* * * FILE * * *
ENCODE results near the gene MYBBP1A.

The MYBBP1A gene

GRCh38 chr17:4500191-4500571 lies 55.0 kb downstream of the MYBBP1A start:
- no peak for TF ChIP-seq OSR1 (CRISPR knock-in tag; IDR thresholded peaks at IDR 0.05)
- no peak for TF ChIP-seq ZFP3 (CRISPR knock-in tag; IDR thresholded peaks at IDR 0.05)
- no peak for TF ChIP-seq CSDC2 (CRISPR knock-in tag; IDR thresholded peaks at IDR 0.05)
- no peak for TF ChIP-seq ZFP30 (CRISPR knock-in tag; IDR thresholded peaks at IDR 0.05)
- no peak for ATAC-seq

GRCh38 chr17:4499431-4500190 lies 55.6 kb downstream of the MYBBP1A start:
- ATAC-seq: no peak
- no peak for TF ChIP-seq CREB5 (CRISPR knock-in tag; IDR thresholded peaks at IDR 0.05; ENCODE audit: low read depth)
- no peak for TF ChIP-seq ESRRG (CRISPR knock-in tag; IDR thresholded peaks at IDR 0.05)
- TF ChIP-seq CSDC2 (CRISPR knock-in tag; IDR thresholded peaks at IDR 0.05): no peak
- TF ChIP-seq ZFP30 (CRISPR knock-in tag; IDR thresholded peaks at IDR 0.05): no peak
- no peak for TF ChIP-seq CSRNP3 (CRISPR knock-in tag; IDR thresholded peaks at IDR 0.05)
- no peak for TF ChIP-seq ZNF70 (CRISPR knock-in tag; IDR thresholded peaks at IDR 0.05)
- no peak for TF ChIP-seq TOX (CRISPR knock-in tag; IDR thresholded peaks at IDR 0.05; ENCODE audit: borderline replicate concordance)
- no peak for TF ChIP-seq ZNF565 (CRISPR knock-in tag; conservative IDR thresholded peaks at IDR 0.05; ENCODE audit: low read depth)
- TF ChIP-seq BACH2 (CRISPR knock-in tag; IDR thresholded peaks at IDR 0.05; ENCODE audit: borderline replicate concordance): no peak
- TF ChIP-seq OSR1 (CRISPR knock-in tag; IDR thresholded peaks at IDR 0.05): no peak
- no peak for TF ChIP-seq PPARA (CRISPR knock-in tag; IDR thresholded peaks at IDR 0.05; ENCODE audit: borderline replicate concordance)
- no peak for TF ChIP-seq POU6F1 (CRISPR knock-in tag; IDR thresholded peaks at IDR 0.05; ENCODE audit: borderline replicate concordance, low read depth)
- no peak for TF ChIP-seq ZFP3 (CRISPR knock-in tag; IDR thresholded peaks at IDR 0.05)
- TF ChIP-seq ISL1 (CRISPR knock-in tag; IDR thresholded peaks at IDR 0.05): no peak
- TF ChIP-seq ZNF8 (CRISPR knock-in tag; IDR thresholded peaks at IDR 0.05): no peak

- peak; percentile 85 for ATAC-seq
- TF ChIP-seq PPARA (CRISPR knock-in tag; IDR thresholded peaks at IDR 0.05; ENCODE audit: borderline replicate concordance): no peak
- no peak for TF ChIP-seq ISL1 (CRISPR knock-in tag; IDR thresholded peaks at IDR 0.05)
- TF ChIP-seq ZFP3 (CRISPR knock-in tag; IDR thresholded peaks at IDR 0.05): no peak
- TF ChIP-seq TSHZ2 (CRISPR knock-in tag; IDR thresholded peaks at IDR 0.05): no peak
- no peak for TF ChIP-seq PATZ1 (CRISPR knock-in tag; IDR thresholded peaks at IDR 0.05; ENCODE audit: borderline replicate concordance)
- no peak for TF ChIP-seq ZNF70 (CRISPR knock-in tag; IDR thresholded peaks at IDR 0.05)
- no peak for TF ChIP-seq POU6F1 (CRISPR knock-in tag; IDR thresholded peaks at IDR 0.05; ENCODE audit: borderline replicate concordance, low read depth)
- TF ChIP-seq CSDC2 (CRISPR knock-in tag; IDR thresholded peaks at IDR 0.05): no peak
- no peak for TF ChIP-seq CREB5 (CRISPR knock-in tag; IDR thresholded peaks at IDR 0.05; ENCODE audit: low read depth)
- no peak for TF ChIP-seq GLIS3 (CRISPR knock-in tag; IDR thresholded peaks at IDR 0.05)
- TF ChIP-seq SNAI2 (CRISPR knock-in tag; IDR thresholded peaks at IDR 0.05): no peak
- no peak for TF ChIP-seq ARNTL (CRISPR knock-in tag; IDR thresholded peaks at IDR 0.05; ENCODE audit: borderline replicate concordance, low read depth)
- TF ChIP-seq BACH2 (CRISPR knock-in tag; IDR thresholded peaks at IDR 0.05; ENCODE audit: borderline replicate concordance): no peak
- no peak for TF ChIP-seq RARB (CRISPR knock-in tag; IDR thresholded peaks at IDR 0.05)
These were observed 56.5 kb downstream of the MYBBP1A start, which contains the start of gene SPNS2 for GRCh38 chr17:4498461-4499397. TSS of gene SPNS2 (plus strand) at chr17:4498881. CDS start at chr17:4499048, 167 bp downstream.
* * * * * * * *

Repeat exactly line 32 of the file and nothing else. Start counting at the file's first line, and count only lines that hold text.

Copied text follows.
- no peak for TF ChIP-seq ZNF70 (CRISPR knock-in tag; IDR thresholded peaks at IDR 0.05)